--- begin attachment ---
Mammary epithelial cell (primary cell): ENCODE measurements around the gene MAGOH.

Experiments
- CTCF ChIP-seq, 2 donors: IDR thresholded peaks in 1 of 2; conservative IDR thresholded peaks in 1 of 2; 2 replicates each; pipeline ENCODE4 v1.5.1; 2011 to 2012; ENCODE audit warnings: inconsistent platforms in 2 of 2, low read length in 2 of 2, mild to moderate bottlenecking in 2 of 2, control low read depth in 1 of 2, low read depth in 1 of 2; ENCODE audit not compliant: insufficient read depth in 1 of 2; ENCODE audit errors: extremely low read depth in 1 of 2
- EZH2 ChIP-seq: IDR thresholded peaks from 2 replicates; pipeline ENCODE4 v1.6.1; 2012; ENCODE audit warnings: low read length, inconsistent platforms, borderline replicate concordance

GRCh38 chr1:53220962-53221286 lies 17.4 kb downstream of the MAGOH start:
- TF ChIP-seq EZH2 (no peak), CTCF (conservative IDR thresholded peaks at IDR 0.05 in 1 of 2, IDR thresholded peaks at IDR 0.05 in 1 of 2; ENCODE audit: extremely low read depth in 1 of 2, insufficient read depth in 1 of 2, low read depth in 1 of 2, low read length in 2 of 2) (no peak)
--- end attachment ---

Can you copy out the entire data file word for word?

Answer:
Mammary epithelial cell (primary cell): ENCODE measurements around the gene MAGOH.

Experiments
- CTCF ChIP-seq, 2 donors: IDR thresholded peaks in 1 of 2; conservative IDR thresholded peaks in 1 of 2; 2 replicates each; pipeline ENCODE4 v1.5.1; 2011 to 2012; ENCODE audit warnings: inconsistent platforms in 2 of 2, low read length in 2 of 2, mild to moderate bottlenecking in 2 of 2, control low read depth in 1 of 2, low read depth in 1 of 2; ENCODE audit not compliant: insufficient read depth in 1 of 2; ENCODE audit errors: extremely low read depth in 1 of 2
- EZH2 ChIP-seq: IDR thresholded peaks from 2 replicates; pipeline ENCODE4 v1.6.1; 2012; ENCODE audit warnings: low read length, inconsistent platforms, borderline replicate concordance

GRCh38 chr1:53220962-53221286 lies 17.4 kb downstream of the MAGOH start:
- TF ChIP-seq EZH2 (no peak), CTCF (conservative IDR thresholded peaks at IDR 0.05 in 1 of 2, IDR thresholded peaks at IDR 0.05 in 1 of 2; ENCODE audit: extremely low read depth in 1 of 2, insufficient read depth in 1 of 2, low read depth in 1 of 2, low read length in 2 of 2) (no peak)